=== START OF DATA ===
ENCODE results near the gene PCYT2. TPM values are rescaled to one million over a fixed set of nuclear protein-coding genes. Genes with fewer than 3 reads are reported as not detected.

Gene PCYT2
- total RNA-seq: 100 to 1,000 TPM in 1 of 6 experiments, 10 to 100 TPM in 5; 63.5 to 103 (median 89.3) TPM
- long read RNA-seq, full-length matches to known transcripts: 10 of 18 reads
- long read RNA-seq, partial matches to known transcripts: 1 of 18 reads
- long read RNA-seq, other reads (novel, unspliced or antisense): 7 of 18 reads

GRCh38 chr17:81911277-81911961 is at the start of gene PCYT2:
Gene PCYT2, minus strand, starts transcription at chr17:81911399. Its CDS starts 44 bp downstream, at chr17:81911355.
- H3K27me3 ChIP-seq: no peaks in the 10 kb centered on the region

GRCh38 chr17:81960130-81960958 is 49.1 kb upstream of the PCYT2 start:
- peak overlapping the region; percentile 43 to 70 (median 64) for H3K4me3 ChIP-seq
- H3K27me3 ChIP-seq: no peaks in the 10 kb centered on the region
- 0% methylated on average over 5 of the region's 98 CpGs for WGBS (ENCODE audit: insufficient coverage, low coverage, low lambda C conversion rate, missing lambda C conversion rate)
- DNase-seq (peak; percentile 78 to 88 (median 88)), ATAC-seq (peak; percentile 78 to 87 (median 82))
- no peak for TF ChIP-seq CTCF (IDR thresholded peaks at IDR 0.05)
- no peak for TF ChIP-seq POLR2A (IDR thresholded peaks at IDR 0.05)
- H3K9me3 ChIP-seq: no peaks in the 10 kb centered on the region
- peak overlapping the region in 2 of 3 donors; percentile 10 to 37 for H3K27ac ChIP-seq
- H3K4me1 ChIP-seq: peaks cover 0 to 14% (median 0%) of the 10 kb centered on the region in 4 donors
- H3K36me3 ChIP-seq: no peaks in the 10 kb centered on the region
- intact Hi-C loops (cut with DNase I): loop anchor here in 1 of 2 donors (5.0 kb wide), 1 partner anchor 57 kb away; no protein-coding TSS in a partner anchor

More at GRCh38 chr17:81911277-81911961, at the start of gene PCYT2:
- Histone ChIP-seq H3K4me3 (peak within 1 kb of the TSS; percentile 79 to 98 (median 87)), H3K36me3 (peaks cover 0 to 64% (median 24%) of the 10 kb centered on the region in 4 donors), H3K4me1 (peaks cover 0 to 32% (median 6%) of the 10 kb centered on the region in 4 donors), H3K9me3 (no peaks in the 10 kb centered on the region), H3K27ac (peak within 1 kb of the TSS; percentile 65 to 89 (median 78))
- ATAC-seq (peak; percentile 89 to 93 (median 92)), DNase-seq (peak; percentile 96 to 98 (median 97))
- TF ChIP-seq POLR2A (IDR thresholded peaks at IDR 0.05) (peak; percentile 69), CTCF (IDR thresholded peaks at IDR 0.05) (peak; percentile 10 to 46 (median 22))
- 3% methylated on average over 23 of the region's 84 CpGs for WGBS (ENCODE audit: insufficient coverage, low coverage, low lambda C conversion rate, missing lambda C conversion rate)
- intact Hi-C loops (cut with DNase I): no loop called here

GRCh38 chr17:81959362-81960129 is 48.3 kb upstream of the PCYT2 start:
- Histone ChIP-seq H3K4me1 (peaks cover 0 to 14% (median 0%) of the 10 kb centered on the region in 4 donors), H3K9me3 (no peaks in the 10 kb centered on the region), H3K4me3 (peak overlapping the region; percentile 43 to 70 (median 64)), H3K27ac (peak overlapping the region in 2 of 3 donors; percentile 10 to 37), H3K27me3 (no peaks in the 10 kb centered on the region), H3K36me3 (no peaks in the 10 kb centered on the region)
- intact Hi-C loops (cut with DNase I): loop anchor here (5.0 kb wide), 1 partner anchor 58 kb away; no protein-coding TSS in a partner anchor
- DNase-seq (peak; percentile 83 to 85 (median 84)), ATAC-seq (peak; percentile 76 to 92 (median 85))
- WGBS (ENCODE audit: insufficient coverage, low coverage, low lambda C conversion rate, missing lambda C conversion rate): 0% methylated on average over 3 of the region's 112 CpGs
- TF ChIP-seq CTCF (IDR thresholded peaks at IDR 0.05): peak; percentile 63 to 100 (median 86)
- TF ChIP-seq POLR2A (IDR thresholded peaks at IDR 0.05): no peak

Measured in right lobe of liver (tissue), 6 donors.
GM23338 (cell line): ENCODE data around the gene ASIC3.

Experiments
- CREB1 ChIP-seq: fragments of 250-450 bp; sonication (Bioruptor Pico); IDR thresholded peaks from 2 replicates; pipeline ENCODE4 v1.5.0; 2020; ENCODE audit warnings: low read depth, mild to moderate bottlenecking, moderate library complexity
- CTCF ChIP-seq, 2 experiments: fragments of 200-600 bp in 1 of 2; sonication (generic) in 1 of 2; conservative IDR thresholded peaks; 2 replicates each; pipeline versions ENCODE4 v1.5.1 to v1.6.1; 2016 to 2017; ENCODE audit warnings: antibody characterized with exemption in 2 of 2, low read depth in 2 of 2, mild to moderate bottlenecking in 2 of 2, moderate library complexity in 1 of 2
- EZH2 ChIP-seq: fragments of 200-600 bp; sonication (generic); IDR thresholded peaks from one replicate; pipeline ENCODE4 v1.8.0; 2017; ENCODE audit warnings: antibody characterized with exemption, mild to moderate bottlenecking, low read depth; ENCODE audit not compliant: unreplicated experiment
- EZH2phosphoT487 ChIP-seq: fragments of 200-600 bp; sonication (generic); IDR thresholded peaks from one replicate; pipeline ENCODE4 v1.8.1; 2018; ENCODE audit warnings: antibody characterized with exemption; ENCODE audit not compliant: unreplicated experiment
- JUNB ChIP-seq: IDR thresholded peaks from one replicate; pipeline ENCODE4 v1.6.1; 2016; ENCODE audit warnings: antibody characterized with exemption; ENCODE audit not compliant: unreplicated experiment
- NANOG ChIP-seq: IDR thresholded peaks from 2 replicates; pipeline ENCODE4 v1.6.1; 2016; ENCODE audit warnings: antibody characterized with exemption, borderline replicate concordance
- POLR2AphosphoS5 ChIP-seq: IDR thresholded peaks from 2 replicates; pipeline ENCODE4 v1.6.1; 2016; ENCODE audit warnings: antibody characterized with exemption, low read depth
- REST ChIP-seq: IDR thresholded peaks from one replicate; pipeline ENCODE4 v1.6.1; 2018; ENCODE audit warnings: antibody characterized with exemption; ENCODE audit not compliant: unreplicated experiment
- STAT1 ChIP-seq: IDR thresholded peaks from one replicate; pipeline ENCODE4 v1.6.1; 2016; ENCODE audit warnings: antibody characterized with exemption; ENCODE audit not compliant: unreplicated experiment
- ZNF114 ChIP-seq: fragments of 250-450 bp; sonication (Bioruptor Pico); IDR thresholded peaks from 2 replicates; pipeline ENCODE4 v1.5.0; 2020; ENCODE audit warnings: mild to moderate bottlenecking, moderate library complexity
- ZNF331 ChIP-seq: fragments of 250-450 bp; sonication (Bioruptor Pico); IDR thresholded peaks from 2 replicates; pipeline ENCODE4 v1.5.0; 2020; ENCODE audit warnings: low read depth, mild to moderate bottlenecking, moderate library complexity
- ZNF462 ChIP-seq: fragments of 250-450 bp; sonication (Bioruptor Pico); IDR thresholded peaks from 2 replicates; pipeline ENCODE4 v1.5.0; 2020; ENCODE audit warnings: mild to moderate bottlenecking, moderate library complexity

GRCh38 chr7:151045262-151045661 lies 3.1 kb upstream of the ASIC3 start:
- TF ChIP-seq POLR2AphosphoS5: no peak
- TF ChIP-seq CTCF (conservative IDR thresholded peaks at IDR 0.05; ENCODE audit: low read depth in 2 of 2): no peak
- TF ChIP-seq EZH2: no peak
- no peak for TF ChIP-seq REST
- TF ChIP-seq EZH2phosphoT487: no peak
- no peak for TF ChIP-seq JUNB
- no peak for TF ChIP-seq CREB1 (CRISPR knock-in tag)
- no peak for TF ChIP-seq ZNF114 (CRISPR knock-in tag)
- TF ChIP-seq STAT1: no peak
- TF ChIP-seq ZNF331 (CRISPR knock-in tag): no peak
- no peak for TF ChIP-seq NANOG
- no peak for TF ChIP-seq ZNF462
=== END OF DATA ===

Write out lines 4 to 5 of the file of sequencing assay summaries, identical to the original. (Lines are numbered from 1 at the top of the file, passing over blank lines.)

- long read RNA-seq, full-length matches to known transcripts: 10 of 18 reads
- long read RNA-seq, partial matches to known transcripts: 1 of 18 reads